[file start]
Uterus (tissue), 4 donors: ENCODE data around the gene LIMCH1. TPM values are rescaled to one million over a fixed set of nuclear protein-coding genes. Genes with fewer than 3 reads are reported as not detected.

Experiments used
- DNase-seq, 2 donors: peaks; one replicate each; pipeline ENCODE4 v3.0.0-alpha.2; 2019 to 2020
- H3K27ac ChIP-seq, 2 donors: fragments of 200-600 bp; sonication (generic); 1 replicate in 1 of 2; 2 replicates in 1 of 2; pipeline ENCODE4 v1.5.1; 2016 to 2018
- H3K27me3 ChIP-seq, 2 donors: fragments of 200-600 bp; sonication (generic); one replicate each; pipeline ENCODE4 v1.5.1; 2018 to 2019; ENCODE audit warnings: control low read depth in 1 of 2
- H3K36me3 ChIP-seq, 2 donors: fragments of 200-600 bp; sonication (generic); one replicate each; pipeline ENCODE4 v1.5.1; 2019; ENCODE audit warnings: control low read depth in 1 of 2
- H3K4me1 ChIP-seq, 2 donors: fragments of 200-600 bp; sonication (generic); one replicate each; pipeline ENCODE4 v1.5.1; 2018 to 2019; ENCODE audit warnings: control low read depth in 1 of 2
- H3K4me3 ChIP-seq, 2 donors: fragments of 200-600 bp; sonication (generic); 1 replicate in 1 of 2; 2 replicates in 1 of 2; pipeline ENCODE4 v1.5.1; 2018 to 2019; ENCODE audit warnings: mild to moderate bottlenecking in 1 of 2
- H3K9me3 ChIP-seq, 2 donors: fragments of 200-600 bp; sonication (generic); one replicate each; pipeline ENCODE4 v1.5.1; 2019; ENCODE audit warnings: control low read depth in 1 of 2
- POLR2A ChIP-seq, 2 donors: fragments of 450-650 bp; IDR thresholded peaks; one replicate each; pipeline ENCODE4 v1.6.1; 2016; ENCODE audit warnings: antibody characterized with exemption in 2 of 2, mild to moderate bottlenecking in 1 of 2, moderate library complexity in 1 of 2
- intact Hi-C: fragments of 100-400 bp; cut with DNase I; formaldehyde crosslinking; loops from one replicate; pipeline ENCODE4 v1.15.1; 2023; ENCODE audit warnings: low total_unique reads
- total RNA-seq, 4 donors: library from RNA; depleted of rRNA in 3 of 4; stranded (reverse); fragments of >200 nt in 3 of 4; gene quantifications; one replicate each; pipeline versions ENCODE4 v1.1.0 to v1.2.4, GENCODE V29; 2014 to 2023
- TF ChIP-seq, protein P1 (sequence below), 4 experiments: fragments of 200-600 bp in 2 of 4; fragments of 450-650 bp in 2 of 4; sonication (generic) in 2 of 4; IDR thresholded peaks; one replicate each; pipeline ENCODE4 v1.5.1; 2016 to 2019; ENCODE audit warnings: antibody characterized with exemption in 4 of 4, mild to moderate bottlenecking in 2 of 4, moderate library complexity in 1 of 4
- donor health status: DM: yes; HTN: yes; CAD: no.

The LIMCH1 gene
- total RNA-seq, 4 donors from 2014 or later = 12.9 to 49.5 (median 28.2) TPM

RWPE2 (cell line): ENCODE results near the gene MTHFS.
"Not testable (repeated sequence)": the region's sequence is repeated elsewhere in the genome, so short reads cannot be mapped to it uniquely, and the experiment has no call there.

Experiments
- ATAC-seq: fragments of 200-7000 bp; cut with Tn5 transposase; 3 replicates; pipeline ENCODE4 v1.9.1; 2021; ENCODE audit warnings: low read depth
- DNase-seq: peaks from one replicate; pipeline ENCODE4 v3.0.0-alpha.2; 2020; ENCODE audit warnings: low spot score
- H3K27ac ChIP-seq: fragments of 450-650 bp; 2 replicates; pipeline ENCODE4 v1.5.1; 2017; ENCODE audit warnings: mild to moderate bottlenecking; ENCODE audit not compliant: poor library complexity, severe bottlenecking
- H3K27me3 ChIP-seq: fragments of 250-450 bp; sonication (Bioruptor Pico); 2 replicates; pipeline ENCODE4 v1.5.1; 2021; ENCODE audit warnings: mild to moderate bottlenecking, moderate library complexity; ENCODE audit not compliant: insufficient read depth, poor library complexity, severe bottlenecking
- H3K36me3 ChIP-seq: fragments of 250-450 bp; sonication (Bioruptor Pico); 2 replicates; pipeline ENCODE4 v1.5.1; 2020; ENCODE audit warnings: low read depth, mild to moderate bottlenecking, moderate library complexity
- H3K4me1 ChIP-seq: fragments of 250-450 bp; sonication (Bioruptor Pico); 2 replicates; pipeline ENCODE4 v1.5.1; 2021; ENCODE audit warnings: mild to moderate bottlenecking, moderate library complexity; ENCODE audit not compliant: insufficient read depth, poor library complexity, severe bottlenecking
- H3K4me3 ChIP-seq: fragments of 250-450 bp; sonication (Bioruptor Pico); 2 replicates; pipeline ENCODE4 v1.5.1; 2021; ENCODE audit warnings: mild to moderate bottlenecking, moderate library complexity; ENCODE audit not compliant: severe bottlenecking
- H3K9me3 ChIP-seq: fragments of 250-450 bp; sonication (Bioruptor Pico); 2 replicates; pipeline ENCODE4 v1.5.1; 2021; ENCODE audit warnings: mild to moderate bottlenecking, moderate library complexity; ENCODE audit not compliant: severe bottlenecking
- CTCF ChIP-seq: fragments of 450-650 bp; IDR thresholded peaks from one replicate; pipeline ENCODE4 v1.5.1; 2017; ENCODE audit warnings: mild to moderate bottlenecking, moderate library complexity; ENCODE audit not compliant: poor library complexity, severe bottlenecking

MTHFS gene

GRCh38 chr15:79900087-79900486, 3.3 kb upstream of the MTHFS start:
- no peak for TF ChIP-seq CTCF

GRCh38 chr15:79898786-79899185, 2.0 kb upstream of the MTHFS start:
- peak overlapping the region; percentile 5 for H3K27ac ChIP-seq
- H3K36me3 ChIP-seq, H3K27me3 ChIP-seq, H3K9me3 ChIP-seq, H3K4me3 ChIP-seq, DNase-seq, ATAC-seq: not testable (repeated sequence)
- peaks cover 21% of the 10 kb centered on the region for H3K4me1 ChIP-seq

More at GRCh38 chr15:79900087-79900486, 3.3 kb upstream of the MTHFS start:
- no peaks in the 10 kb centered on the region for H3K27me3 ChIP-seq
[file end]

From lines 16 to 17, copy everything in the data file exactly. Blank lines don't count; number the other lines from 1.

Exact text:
- total RNA-seq, 4 donors from 2014 or later = 12.9 to 49.5 (median 28.2) TPM

RWPE2 (cell line): ENCODE results near the gene MTHFS.